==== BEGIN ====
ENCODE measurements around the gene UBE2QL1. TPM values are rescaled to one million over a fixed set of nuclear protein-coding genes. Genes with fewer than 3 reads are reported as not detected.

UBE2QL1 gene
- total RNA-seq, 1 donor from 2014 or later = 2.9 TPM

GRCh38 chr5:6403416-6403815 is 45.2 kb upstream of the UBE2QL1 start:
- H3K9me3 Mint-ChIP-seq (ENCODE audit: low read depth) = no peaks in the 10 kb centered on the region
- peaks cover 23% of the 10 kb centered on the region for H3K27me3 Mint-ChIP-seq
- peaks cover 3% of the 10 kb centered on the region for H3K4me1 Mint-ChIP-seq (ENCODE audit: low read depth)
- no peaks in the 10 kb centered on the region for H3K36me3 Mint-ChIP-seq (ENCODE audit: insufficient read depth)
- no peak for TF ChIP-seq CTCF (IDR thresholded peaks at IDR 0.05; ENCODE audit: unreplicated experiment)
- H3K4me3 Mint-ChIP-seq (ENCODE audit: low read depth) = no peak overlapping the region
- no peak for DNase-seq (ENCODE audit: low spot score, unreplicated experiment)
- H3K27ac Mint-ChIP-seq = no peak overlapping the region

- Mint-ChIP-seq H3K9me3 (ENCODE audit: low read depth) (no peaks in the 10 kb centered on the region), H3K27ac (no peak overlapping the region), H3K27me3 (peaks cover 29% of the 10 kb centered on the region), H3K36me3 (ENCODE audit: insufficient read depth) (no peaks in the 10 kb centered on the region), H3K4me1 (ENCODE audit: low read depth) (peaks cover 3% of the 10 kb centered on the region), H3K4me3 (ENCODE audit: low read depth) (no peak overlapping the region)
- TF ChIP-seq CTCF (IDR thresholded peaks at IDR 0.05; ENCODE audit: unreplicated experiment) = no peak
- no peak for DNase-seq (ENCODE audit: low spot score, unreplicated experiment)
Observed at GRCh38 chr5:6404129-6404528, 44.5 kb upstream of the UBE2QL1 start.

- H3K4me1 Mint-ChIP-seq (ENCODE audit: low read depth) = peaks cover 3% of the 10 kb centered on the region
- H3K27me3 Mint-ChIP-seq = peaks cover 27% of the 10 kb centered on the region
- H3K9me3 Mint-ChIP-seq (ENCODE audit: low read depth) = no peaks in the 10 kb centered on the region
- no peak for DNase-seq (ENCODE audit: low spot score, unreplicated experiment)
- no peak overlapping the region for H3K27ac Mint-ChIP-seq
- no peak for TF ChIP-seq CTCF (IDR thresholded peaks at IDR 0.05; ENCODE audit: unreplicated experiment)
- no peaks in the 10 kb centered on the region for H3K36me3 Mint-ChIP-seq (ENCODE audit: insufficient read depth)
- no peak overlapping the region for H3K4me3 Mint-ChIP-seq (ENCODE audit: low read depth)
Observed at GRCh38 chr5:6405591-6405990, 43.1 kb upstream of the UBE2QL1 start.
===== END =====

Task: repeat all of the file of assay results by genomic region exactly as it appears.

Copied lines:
ENCODE measurements around the gene UBE2QL1. TPM values are rescaled to one million over a fixed set of nuclear protein-coding genes. Genes with fewer than 3 reads are reported as not detected.

UBE2QL1 gene
- total RNA-seq, 1 donor from 2014 or later = 2.9 TPM

GRCh38 chr5:6403416-6403815 is 45.2 kb upstream of the UBE2QL1 start:
- H3K9me3 Mint-ChIP-seq (ENCODE audit: low read depth) = no peaks in the 10 kb centered on the region
- peaks cover 23% of the 10 kb centered on the region for H3K27me3 Mint-ChIP-seq
- peaks cover 3% of the 10 kb centered on the region for H3K4me1 Mint-ChIP-seq (ENCODE audit: low read depth)
- no peaks in the 10 kb centered on the region for H3K36me3 Mint-ChIP-seq (ENCODE audit: insufficient read depth)
- no peak for TF ChIP-seq CTCF (IDR thresholded peaks at IDR 0.05; ENCODE audit: unreplicated experiment)
- H3K4me3 Mint-ChIP-seq (ENCODE audit: low read depth) = no peak overlapping the region
- no peak for DNase-seq (ENCODE audit: low spot score, unreplicated experiment)
- H3K27ac Mint-ChIP-seq = no peak overlapping the region

- Mint-ChIP-seq H3K9me3 (ENCODE audit: low read depth) (no peaks in the 10 kb centered on the region), H3K27ac (no peak overlapping the region), H3K27me3 (peaks cover 29% of the 10 kb centered on the region), H3K36me3 (ENCODE audit: insufficient read depth) (no peaks in the 10 kb centered on the region), H3K4me1 (ENCODE audit: low read depth) (peaks cover 3% of the 10 kb centered on the region), H3K4me3 (ENCODE audit: low read depth) (no peak overlapping the region)
- TF ChIP-seq CTCF (IDR thresholded peaks at IDR 0.05; ENCODE audit: unreplicated experiment) = no peak
- no peak for DNase-seq (ENCODE audit: low spot score, unreplicated experiment)
Observed at GRCh38 chr5:6404129-6404528, 44.5 kb upstream of the UBE2QL1 start.

- H3K4me1 Mint-ChIP-seq (ENCODE audit: low read depth) = peaks cover 3% of the 10 kb centered on the region
- H3K27me3 Mint-ChIP-seq = peaks cover 27% of the 10 kb centered on the region
- H3K9me3 Mint-ChIP-seq (ENCODE audit: low read depth) = no peaks in the 10 kb centered on the region
- no peak for DNase-seq (ENCODE audit: low spot score, unreplicated experiment)
- no peak overlapping the region for H3K27ac Mint-ChIP-seq
- no peak for TF ChIP-seq CTCF (IDR thresholded peaks at IDR 0.05; ENCODE audit: unreplicated experiment)
- no peaks in the 10 kb centered on the region for H3K36me3 Mint-ChIP-seq (ENCODE audit: insufficient read depth)
- no peak overlapping the region for H3K4me3 Mint-ChIP-seq (ENCODE audit: low read depth)
Observed at GRCh38 chr5:6405591-6405990, 43.1 kb upstream of the UBE2QL1 start.